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County leaders discuss fire plan

County leaders discuss fire plan

Posted: Friday, November 7, 2008 9:28 pm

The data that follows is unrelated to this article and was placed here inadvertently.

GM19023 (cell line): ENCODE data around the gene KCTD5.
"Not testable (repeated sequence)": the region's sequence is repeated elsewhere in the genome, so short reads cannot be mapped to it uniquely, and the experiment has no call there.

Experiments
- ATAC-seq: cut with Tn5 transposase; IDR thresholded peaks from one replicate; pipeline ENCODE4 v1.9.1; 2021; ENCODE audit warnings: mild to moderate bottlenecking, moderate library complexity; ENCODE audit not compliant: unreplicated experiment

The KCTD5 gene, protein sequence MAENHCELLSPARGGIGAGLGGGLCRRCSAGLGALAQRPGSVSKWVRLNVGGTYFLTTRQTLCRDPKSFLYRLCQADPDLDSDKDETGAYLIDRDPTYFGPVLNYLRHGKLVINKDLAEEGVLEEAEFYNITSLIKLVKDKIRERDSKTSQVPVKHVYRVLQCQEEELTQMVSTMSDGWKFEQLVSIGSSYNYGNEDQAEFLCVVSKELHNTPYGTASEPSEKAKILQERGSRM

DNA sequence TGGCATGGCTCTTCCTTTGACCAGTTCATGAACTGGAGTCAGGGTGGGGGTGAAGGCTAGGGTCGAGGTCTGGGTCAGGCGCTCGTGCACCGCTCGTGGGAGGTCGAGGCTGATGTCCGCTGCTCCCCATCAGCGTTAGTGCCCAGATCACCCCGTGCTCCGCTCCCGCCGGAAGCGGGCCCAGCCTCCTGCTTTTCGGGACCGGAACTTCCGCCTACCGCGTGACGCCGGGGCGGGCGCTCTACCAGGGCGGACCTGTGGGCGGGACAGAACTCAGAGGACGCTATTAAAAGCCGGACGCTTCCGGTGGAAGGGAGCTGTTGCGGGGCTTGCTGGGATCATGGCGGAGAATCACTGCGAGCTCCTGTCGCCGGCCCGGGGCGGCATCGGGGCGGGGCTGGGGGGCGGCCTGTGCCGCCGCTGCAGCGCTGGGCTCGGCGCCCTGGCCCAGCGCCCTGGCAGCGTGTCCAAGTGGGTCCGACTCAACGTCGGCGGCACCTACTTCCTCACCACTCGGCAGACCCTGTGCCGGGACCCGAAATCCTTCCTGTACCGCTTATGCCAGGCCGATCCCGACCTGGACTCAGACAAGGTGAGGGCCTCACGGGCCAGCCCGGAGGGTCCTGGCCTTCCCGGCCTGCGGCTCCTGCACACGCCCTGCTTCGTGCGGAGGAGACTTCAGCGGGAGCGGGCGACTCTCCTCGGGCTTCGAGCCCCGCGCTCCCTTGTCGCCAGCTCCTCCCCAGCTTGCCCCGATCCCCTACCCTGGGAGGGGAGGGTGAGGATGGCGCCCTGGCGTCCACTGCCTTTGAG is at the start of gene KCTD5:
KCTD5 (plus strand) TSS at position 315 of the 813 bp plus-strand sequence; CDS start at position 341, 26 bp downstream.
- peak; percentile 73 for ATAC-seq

By JOHN BRANNON Messenger Staff Reporter County-wide fire protection: an idea whose time has come and gone and has come again. It reappeared Thursday evening in Troy, where a committee of three commissioners appointed by Obion County Mayor Benny McGuire reported on its year-long study. The committee is comprised of budget committee chairman Danny Jowers and commissioners Jimmy Seals and Cloney Taylor. The meeting, held at the Troy Senior Citizens Center, was attended by several local public officials and representatives of the insurance industry. Jowers presided over the meeting, which convened at 7 and adjourned at 9:45. It was a long evening. Discussion ranged from rural fire protection as a primary topic to associated subjects such as: • Fire protection subscription versus a fire protection tax that would be added to annual property taxes. • The financial plight of volunteer fire departments struggling to acquire and maintain equipment and provide critical services. Rives VFD is said to be funded by proceeds from a soft drink machine. “We offer so much more than running out and squirting water on a house that’s burning up,” said Hornbeak Fire Chief Bob Reavis. • A referendum to allow citizens to have a yes or no say in whether to have a county-wide fire protection program. History It was revealed that county-wide fire protection was enacted by the county commission back in 1985 but was never implemented. At the Thursday meeting, copies of a document titled, “The Obion County Fire Department — A presentation regarding the establishment and implementation of a county-wide fire department,” were distributed. The document includes legislation from 1985 creating the Obion County Fire Department. The legislation provides for operational authority, funding and goals. What happened to the 1985 plan? “It never was funded, so it just faded away,” McGuire said. But Thursday evening, commissioners and fire chiefs made it clear the time has come to readdress the issue. The three-member committee voted to submit a county-wide fire protection plan to the budget committee for consideration and forwarding to the Obion County commission. The budget committee will meet in called session in December, date unspecified as yet, to determine funding for the plan. “The only item on the agenda is the fire protection plan,” Jowers said. In this instance, the word “funding” means a tax. A fire tax. No popular vote Some at the meeting said the issue should be submitted to the citizens via referendum. Others said any legislation proposing a tax increase of any kind is certain to be defeated at the polls because nobody likes tax increases. Troy Mayor Jimmie Hart put it in perspective. “It would never pass,” he said. “If you want something not done, just hold a referendum, and it won’t pass. That’s what we elect a county commission for — to take care of county business. Whatever decisions are necessary, make them. It’s their job to make decisions, not send them back to the people.” Hornbeak Fire Chief Bob Reavis said he, too, prefers a tax because a fire protection tax would be a lesser amount than the fire subscription fees. Not everyone pays a subscription fee, and therefore some properties are not fire protected. But with the fire tax, there will be 100 percent coverage. “Everybody will have fire protection, instead of the 70 percent at best we have now,” he said. Fire district Jowers said the legislation, if passed by the county commission, will create a fire district for all areas of Obion County outside corporate (city) limits. “It will be a taxing district. People who are paying dual fire protection now, they will see a reduction. Their tax will be lower. Those people who are not paying (a fire subscription fee) now will see an increase in their taxes.” If the budget committee gives its stamp of approval in December, the proposed legislation will be referred to the county commission for an up or down vote at its January 2009 meeting. Jowers said he’s hopeful that citizens will support the program. “I asked each of the fire chiefs, ‘If there is not a (fire protection) tax, what do you plan to do?’” Jowers said. “Every one of them said they would either go subscription or increase subscription fees. Every one of them.” Three municipalities in the county — South Fulton, Union City and Kenton — have a fire protection program for properties as far as five miles outside their city limits. For property owners who want to subscribe to fire protection, Union City and South Fulton charge $75 a year; Kenton charges $50. “It’s important to note that properties inside corporate limits will be exempt from a county-wide fire protection program,” Jowers said. “They already pay for fire protection. They already pay city taxes, which people assume at least part of it goes to (support) their fire departments.” And there’s the matter of finances for the volunteer fire departments throughout the county, Jowers added. Some receive at least some funding from their city governments. Others are not so funded. “They cannot fund them,” he said. “Yet the majority of fires fought are outside city limits and in the county. They are going outside city limits to fight a fire in the county. And the county’s not paying a penny of it.” There are three areas in the county — Hop In, Cloverdale and Walnut Log — that are not served by any fire department via the subscription plan. “We have a plan in the future to put fire stations in those areas. But that’s ‘Plan B’ for right now. But we have to start somewhere.” If the county-wide fire plan is approved by the county commission, Jowers said, the fire protection subscription program will end. The legislation authorizing a county-wide fire protection program would go into effect July 1, 2009. McGuire’s perspective “We are looking at a possibility of a fire tax that will be added to the property tax bill each year,” said county mayor Benny McGuire. “We are still looking at how to fund it. Once we have a funding plan from the budget committee, the county commission would do an up or down vote. “I think the people of the county, if they are willing to pay it, talk to their commissioners. If they aren’t, they still need to talk. I think for county wide, it would be good. It’s fire protection for all people, not just those who pay a subscription fee.” Published in The Messenger 11.07.08